The rap crew’s downfall unexpectedly followed the most fruitful phase of its career, which began in 1995 with “Mystic Stylez” and led to a deal with Columbia in 2003. The brainchild of Juicy J and rapper/producer DJ Paul with a rotating cast of other members, Three 6 Mafia’s brand of gritty hip-hop spilled into the mainstream in 2005, with the bombastic crossover single “Stay Fly” (961,000 downloads sold, according to Nielsen SoundScan) and a surprise Oscar win for “It’s Hard Out Here for a Pimp,” from the Memphis-set film “Hustle & Flow.”
That success soon resulted in unwelcome artistic suggestions. “The record label was like, ‘You should do this pop song,’ and I was like, ‘But that’s not what we started with,'” Juicy J says. (Naima Cochrane, Juicy’s product manager at Columbia, says she doesn’t believe there were creative differences between the group and the label, and says that “Juicy and Paul had different visions at the time.”) Three 6 Mafia released one more album, 2008’s “Last 2 Walk,” which included the hit “Lolli Lolli (Pop That Body)” and has sold 335,000 copies. The duo’s follow-up material was left in limbo, and Juicy J, who had moved to Los Angeles after the Oscar win, returned to Memphis alone to repeat the DIY formula that had worked for Three 6 Mafia in the mid-’90s.
“I was just doing songs with people from my hood,” says Juicy J, who issued nearly a dozen independent releases between April 2009 and May 2012. “I had a street team passing out mixtapes, and sometimes I would get out there and pass out a couple mixtapes myself, just to get the feeling back.”
He also stayed active on Twitter, which is where he met Khalifa before the 25-year-old Pittsburgh rapper’s “Black & Yellow” breakthrough in 2011. “I was working on a mixtape, and I was like, ‘I want to get you on some records.’ He was like, ‘Man, I grew up on all your music,'” Juicy J recalls. Two weeks later, the pair met up and became fast friends in Los Angeles, and Khalifa brought in the veteran rapper as a part owner, A&R rep and artist on Taylor Gang in order to have “an OG in the game” help out with the rising indie label.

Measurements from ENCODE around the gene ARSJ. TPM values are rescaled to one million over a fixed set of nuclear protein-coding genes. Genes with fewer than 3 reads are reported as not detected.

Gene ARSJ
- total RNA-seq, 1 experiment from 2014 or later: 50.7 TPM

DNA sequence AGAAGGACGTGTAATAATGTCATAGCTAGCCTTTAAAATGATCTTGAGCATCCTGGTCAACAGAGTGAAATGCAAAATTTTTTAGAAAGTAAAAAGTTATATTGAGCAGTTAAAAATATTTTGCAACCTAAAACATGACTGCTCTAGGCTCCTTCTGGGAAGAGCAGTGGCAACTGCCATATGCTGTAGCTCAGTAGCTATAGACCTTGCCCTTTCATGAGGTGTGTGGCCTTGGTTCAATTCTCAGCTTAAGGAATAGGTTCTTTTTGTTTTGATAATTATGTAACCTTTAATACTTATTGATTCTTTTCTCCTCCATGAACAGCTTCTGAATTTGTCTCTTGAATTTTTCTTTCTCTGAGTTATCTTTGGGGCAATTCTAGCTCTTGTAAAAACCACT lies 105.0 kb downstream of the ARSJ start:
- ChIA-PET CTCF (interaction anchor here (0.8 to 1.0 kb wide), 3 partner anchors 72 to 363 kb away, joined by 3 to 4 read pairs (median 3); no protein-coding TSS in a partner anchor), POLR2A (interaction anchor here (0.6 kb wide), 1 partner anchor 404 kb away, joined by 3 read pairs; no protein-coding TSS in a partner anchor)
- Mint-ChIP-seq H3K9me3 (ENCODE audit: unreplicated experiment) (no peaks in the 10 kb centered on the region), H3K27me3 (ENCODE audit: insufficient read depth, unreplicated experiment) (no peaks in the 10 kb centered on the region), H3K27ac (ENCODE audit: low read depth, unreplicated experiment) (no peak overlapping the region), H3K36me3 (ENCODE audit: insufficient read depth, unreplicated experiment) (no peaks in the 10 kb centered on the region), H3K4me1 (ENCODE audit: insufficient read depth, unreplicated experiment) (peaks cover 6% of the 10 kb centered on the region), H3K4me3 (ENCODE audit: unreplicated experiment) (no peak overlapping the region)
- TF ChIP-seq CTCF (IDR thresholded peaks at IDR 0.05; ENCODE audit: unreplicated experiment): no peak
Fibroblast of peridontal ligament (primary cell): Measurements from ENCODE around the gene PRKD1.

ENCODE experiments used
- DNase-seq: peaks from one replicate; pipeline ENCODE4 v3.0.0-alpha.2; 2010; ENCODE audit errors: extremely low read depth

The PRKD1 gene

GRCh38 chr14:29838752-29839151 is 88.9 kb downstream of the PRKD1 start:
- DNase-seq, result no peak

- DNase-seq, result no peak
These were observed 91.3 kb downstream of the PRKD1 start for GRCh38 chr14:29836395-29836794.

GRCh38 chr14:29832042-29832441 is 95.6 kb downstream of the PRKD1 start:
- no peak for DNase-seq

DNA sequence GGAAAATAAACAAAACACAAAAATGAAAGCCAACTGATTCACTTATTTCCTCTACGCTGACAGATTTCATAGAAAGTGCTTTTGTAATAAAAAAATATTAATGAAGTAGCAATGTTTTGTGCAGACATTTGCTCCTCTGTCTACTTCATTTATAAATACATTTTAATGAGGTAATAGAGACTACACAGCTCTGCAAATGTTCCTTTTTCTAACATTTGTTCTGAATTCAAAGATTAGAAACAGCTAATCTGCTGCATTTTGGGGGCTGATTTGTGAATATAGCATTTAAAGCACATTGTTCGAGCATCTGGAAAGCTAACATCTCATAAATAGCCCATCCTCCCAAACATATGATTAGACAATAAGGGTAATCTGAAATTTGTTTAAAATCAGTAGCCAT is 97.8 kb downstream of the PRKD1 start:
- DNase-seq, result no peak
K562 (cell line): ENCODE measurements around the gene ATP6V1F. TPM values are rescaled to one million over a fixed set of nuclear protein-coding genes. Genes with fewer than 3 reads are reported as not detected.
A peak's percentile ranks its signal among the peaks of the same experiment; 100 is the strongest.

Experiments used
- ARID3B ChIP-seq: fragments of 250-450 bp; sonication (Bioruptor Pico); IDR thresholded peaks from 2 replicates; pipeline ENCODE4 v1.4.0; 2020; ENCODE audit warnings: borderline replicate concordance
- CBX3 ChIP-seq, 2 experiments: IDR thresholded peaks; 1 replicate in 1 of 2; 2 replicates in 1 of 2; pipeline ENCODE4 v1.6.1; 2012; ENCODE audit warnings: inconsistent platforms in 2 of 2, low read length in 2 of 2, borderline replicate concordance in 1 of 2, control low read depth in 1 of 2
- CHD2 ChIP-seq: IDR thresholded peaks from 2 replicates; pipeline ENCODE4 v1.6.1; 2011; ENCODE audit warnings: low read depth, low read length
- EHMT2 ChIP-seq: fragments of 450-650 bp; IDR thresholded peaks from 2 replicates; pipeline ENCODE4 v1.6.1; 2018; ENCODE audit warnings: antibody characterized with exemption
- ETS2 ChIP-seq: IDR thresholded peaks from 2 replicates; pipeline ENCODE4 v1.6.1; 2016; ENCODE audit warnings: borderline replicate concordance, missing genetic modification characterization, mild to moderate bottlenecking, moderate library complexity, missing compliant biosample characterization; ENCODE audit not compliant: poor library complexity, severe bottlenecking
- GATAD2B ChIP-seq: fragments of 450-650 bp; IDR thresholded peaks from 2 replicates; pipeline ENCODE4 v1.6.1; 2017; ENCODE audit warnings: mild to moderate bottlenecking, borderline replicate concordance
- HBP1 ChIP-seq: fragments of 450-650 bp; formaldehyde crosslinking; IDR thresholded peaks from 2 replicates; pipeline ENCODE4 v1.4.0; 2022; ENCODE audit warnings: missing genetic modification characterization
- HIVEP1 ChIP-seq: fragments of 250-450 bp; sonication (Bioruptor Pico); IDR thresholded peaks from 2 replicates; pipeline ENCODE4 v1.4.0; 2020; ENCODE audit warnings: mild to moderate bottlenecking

Meanwhile, Dr. Luke, who began his career producing hip-hop groups like Gravediggaz and Nappy Roots before helming smashes for Katy Perry and Britney Spears, had been close with Juicy J since Three 6 Mafia’s mid-’00s glory days, and was planning to work on the follow-up to “Last 2 Walk” that never came. “As Three 6 was sort of disintegrating, we would get together and just write for fun,” Dr. Luke says. “I’d go to his house [in L.A.], he’d go to my house. When we were writing a bunch — this was before ‘Bandz’ but after ‘Stay Fly’ — he was always grinding. He’d write a song every day, and he’d tell me, ‘One of them’s gonna go.'”
The Mike Will-produced “Bandz A Make Her Dance,” of course, was the one that went, after Juicy J surreptitiously released the song on Twitter in May 2012. A month later, the rapper put out a new version with Lil Wayne and 2 Chainz — both of whom he had known since they were teenagers — and the song exploded in the clubs in a way that the rapper hadn’t seen during his Three 6 Mafia days. The song’s success grabbed the attention of Columbia; Juicy J was still signed to the label under his Three 6 Mafia deal and remained uneasy with the group’s treatment. Enter Dr. Luke, who signed a deal with Sony in November 2011 to launch Kemosabe with artists like Ke$ha on the roster.